Marrable becomes a homicidal maniac after the death of her husband left her financially insolvent. Somewhat despairing, not knowing what to do, she re-locates to Arizona to be near a nephew and hire housekeepers that have savings which she might embezzle. She deceives the women into thinking that if their money is handled by her stockbroker it will encrease - even double. However, it’s just a ploy to steal the money. Once the women fall for the trick, she picks the right time - and a pine tree - and then kill them.

Because the movie was made in a different timeframe from that of the student’s lives, it was perhaps predictable that the showing, besides killing (excuse the pun) time, went down like a lead balloon.

“What am I doing showing this?” I anguished, as the performing failed to do anything, not even imdb.com’s accurate descriptive analysis of Geraldine Page’s performance, failed to do anything for the students:

Geraldine Page stars in this film as Aunt Claire, and if you had any doubts about her talent as an actress prior to seeing this film, no doubts should have remained afterward. Page is simply stunning. She has an aura and charm about her. She has a wonderfully sadistic and maniacal laugh. She has an ability to take dialogue which would not work for any one else and make it sound meaningful. Her portrayal of this wicked, cruel, greedy woman is one of the best I have seen for roles of this ilk.

Obviously, you can only do so much, and only give the students material they can relate to visually and comprehendingly.

On the positive side, I did get an idea to use the substance of one of the lines from the movie in a bit of dictation for the freshman listening classes today. The line was as follows:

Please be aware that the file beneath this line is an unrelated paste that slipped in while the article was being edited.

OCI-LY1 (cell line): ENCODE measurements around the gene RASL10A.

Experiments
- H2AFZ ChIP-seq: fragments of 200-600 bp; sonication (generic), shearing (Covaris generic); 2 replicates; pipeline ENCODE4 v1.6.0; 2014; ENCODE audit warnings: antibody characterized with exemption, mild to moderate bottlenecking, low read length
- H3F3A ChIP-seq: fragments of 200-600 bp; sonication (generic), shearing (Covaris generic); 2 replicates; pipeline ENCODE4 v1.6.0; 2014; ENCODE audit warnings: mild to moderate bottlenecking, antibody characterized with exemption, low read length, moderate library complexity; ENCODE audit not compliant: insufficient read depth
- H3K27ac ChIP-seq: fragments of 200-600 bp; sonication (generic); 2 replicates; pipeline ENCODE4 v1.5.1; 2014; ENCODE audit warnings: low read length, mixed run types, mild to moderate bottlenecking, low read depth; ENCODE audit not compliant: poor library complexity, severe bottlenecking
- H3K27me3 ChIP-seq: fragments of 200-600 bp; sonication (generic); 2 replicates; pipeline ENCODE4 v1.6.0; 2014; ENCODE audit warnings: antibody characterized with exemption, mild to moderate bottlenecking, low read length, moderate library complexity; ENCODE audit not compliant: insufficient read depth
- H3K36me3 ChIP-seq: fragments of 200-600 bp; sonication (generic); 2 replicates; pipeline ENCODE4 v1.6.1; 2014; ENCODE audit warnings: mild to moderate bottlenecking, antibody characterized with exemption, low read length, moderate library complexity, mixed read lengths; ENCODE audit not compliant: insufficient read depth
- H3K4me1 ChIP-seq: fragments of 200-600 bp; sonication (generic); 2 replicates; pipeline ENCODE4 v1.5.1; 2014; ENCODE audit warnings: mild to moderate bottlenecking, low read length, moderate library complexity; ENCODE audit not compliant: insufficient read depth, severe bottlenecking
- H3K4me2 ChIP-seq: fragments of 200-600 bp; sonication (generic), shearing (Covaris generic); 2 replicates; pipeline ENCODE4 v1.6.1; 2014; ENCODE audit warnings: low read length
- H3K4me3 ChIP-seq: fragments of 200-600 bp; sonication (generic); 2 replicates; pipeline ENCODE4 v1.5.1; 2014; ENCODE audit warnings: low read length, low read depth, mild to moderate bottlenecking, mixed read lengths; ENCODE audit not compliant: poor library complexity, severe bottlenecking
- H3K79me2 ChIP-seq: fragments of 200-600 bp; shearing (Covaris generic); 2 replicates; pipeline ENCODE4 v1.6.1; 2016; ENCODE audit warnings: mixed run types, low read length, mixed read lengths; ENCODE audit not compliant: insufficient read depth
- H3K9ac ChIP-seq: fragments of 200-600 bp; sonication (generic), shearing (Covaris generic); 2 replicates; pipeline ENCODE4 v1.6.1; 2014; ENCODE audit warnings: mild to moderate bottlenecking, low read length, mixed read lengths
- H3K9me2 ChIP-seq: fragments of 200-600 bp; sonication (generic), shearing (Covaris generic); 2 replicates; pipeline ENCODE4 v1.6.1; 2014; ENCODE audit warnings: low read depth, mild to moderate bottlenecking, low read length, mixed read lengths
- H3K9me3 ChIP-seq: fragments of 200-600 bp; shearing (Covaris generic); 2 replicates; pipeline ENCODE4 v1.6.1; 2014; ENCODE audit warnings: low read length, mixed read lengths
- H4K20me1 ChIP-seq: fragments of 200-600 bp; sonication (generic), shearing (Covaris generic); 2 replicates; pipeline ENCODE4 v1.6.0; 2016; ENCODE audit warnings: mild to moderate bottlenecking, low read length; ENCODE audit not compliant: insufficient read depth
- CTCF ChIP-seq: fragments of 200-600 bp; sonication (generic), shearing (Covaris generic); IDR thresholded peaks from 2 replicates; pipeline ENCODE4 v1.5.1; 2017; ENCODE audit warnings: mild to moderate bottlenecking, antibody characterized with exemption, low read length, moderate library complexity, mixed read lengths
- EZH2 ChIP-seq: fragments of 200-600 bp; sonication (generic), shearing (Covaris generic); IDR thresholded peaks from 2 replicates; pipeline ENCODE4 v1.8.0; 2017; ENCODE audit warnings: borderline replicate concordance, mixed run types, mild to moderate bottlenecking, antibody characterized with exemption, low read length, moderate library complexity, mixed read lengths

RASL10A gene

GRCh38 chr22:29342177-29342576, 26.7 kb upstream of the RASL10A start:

“When referring to a cordial, you should use the French pronunciation liqueur, not liquor.”

I then showed the students the briefest of exerpts from the film which has the poor unfortunate Miss Tinsley pouring and tentatively handing Mrs Marrable a small glass of the liqueur.

“You’ve never tasted it, have you?” (Marrable)

“I’m not one for liquor” (Tinsley)

Mrs Marrable immediately shows her condescending disgust at this ignorance.

“When referring to a cordial, you use the French pronunciation, Liqueeeuuur, Miss Tinsley.” (Marrable)

It’s scenes like this that make the film beautifully macabre and give any movie connoiseur quality viewing. More than the violent, Page just dominates them.

There’s an excellent scene where she lures a stray dog with a piece of meat and kindly expressions into a shed. It’s been been acting suspiciously by sniffing and barking around the pine trees.  However, the dog starts to act viciously once Mrs Marrable tries to attack it with a piece of wood. Giving up trying to kill the dog, in the next scene she gets irritated and impatient with her new housekeeper played by Ruth Gordon who is Aunt Alice in the film.

“Mrs Dimmick, are you aware that the cocktail hour has come and gone?”

“Oh, heavens! I have your Margarita right here,” she hurries to open the fridge. ”I’m only running a few minutes late.”

“Punctuality is essential to a gracious way of life which I do not intend to give up on account of you.”

Mrs Dimmick flares up at this punchy criticism.

“I’ve been trying to make a lovely meal. And that can’t be done with all the complaints….”